Sixty Stories, Putnam (New York, NY), 1981, Penguin (New York, NY), 2003.
Overnight to Many Distant Cities (stories), Putnam (New York, NY), 1983.
Great Days (play; based on his story of the same title), produced at American Place Theater, New York, 1983.
Paradise (novel), Putnam (New York, NY), 1986.
Sam's Bar, Doubleday (New York, NY), 1987.
Forty Stories, Putnam (New York, NY), 1987.
The King, with wood engravings by Barry Moser, Harper (New York, NY), 1990.
The Teachings of Don B.: Satires, Parodies, Fables, Illustrated Stories, and Plays of Donald Barthelme, edited by Kim Herzinger, with an introduction by Thomas Pynchon, Turtle Bay Books (New York, NY), 1992.
Not-Knowing: The Essays and Interviews of Donald Barthelme, Random House (New York, NY), 1997.
Regular contributor to the New Yorker.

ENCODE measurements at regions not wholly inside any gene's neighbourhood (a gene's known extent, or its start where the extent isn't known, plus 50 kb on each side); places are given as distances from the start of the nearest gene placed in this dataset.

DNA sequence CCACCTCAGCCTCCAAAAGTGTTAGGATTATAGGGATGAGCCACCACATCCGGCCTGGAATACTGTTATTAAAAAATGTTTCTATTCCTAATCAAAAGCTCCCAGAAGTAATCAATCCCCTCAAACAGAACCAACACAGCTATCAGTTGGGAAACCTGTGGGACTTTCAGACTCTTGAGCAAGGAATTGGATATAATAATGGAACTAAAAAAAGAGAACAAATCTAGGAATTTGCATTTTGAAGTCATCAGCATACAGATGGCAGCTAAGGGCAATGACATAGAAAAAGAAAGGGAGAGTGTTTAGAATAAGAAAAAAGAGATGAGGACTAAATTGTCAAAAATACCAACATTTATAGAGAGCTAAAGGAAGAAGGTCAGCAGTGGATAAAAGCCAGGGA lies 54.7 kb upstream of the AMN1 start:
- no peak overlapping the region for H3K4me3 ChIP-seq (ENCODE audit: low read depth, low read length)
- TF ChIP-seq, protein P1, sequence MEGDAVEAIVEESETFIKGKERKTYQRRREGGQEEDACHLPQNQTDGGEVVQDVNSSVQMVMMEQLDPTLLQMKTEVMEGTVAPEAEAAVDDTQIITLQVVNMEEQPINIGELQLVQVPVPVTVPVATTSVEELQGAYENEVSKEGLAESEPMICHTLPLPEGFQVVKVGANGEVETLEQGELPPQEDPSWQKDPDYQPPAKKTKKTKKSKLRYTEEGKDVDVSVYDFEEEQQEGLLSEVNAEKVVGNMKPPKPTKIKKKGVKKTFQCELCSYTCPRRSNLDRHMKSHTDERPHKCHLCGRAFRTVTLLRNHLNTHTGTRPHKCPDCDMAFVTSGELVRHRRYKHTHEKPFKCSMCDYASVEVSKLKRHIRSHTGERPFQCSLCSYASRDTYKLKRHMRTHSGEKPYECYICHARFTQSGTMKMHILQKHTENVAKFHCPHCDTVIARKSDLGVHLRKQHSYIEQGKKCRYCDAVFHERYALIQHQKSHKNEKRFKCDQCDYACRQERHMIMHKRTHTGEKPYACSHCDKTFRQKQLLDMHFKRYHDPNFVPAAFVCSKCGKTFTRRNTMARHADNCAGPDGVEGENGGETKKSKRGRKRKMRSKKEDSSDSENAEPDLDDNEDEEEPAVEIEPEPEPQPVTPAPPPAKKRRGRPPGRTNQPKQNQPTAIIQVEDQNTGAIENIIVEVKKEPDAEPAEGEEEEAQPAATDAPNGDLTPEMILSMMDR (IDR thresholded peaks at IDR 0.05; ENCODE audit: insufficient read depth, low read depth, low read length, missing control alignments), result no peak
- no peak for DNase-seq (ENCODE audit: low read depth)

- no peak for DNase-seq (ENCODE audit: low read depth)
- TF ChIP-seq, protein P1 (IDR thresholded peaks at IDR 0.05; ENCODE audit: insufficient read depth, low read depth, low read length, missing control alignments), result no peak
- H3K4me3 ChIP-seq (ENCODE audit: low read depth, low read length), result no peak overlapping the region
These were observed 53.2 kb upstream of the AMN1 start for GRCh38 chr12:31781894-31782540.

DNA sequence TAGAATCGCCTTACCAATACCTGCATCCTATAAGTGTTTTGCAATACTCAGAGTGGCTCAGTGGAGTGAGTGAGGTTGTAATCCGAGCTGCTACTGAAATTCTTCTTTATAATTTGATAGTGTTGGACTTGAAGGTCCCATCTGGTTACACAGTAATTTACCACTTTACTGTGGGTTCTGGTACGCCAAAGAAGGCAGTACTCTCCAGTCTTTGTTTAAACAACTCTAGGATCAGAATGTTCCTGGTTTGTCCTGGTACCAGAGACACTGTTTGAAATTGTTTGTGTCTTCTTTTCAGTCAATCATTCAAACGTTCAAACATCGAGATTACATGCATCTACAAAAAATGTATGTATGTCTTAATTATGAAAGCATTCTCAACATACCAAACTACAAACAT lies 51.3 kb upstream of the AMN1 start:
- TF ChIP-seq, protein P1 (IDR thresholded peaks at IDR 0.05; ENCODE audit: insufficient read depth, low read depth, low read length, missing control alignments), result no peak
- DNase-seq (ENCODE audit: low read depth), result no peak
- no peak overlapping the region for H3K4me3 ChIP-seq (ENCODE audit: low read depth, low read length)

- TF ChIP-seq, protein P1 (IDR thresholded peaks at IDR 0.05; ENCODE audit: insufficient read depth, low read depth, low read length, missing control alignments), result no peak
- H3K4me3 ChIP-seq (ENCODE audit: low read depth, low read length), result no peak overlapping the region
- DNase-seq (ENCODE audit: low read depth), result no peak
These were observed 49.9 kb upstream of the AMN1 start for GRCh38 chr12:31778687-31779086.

SIDELIGHTS: Donald Barthelme was an original and influential American writer of short fiction. Richard Gilman, in a representative statement reprinted in The Confusion of Realms, called Barthelme "one of a handful of American writers who are working to replenish and extend the art of fiction instead of trying to add to the stock of entertainments, visions and human documents that fiction keeps piling up." Lois Gordon elaborated upon this idea in her Twayne volume, Donald Barthelme. Barthelme, she claimed, "rejects traditional chronology, plot, character, time, space, grammar, syntax, metaphor, and simile, as well as the traditional distinctions between fact and fiction. What used to organize reality—time, space, and the structure of language—is now often disjointed, and language, and the difficulties in 'using' it, becomes the very subject of his art. Most obvious is … its refusal to be an orderly reflection of, and comment upon, a stable, external world." The collections Sixty Stories and Forty Stories contain most of the short fiction for which Barthelme is remembered.